Two points on a graph can be described by an equation for a straight line, equations for exceedingly complicated circuitous lines, and equations for every type of line in between these two extremes. All of these equations and their resulting lines could be made to pass through the two original points, thereby fitting all the available data. Occam’s razor would recommend the simple linear relationship of a straight line as the best candidate until the additional evidence of a point off this line warranted advocating a more complex solution. [12]

Sharon Kaye at John Carroll University wrote another easy to understand explanation of Occam's razor that I reproduced here:

Suppose your car suddenly stops running and your fuel gauge indicates an empty gas tank. It would be silly to hypothesize both that you are out of gas and that you are out of oil. You need only one hypothesis to explain what has happened.

Some would object that the principle of simplicity cannot guarantee truth. The gas gauge on your car may be broken or the empty gas tank may be just one of several things wrong with the car. In response to this objection, one might point out that the principle of simplicity does not tell us which theory is true but only which theory is more likely to be true. Moreover, if there is some other sign of damage, such as a blinking oil gauge, then there is a further fact to explain, warranting an additional hypothesis. [10]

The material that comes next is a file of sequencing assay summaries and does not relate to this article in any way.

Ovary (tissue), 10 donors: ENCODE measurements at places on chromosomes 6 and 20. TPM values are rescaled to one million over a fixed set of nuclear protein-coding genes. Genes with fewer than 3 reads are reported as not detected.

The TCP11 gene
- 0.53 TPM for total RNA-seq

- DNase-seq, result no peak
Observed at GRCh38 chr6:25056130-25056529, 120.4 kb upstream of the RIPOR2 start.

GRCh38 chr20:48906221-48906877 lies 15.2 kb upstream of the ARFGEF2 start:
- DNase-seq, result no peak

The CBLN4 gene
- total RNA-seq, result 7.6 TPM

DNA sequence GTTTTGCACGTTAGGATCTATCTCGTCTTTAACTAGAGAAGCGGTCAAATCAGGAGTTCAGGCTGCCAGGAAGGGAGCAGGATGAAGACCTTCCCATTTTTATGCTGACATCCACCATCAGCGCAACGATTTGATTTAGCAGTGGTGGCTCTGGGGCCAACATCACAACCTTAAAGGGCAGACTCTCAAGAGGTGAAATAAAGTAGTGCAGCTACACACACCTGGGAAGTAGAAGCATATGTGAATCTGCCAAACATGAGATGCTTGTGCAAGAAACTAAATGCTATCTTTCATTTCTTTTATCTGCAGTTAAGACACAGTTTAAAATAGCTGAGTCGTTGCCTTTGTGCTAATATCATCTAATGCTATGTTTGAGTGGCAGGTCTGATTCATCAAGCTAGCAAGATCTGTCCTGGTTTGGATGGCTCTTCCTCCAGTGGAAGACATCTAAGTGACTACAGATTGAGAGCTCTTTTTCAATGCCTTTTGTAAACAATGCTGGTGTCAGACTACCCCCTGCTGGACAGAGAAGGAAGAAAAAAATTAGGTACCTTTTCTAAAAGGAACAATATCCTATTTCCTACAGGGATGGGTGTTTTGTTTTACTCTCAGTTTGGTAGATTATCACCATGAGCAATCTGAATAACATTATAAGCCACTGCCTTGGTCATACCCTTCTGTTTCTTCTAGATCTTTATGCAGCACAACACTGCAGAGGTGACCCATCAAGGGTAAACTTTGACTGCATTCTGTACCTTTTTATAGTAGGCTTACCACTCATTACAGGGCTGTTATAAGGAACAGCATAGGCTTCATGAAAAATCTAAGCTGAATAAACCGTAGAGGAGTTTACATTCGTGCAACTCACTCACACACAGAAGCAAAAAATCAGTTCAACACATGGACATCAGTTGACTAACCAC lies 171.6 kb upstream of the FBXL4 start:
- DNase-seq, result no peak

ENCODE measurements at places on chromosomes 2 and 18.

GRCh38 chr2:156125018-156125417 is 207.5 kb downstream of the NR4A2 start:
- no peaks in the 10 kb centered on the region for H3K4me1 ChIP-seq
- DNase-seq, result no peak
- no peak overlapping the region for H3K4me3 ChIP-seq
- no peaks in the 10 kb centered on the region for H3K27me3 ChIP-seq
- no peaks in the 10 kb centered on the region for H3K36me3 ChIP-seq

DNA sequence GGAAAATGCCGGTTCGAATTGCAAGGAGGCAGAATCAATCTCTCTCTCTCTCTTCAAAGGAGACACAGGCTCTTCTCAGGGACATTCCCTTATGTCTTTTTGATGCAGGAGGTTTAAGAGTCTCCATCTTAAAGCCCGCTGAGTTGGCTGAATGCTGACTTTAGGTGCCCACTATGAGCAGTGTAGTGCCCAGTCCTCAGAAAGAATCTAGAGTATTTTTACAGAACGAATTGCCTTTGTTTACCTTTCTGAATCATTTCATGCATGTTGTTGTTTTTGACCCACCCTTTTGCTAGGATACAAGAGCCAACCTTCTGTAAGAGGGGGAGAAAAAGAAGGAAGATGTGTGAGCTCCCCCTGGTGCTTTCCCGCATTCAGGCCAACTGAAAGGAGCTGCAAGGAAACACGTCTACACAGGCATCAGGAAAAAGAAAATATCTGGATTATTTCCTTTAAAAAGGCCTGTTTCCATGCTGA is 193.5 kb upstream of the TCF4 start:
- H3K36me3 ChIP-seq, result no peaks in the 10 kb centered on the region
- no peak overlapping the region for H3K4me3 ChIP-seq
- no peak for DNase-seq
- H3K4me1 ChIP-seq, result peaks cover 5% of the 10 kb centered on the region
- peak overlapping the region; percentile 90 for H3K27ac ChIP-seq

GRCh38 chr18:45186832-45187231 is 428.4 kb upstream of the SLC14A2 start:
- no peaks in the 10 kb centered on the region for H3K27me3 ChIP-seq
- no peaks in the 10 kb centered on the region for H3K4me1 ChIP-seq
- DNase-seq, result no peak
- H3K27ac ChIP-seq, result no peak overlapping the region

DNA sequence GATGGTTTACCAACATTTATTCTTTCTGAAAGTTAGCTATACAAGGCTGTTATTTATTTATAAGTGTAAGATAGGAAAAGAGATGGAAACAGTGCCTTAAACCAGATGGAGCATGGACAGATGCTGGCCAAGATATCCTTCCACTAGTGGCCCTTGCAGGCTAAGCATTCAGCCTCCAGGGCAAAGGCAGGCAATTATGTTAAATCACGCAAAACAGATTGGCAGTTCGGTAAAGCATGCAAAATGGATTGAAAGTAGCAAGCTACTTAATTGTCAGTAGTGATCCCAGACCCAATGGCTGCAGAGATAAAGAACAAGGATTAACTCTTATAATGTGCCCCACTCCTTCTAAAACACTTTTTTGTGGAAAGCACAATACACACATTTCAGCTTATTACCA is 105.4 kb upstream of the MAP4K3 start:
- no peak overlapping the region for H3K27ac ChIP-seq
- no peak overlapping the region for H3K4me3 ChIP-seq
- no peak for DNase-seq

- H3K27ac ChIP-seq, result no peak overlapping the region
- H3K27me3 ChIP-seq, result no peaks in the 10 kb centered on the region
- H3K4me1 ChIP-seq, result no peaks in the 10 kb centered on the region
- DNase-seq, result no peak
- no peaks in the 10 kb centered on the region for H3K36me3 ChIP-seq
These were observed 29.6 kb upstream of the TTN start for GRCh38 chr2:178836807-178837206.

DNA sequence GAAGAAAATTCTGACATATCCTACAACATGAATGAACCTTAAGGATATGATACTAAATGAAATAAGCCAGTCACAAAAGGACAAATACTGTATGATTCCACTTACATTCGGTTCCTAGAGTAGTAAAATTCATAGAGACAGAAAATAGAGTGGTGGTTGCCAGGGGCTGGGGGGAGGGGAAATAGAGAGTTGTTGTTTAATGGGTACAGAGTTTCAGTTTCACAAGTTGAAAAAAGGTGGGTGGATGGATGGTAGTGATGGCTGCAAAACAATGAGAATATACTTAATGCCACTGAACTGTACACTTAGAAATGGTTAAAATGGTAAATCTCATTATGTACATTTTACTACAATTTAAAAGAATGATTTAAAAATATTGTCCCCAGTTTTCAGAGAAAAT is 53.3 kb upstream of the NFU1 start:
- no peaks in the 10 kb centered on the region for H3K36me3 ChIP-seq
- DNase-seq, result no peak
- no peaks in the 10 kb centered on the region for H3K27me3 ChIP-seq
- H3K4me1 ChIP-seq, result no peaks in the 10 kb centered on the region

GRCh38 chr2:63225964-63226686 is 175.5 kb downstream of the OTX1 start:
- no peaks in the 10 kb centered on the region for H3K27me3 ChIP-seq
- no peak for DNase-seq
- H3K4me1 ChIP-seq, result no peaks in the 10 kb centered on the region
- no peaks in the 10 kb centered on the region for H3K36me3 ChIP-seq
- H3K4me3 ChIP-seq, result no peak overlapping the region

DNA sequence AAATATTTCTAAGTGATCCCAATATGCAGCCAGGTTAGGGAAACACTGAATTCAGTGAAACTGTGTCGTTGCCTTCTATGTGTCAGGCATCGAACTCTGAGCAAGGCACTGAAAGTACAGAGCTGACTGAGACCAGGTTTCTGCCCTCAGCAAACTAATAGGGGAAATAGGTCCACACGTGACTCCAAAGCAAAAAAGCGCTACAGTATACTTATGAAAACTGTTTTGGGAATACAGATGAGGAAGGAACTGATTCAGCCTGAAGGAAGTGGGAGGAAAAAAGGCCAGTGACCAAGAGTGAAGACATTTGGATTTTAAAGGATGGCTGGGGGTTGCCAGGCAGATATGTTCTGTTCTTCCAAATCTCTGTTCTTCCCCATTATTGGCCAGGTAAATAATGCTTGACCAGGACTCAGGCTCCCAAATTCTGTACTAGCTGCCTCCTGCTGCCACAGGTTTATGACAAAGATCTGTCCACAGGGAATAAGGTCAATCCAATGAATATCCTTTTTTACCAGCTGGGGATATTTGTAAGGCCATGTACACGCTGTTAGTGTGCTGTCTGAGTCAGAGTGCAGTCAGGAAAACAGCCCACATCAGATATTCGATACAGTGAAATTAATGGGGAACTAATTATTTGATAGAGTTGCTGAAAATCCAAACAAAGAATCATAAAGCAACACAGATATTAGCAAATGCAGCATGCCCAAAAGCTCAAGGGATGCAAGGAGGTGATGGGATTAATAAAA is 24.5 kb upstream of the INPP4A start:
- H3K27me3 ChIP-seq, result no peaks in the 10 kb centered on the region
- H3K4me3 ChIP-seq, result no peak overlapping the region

History of Occam's Razor

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The history and attribution of Occam's razor is muddled and complex. The basis of Occam's razor was a well-established line of thought by time of William's birth. John Punch, who is credited with the exact wording of Occam's razor, said that it was "a common axiom" (axioma vulgare) of the Scholastics. In fact, as far back as Aristotle (~350 B.C.) philosophers have understood and valued simplicity in the scientific process. Aristotle wrote, "we may assume the superiority, other things being equal, of the demonstration which derives from fewer postulates or hypotheses." 

Robert Grosseteste, one of the world's most famous thinkers, wrote nearly 100 years before William of Ockham:

That is better and more valuable which requires fewer, other circumstances being equal… For if one thing were demonstrated from many and another thing from fewer equally known premises, clearly that is better which is from fewer because it makes us know quickly, just as a universal demonstration is better than particular because it produces knowledge from fewer premises. Similarly, in natural science, in moral science, and in metaphysics the best is that which needs no premises and the better that which needs the fewer, other circumstances being equal. [4]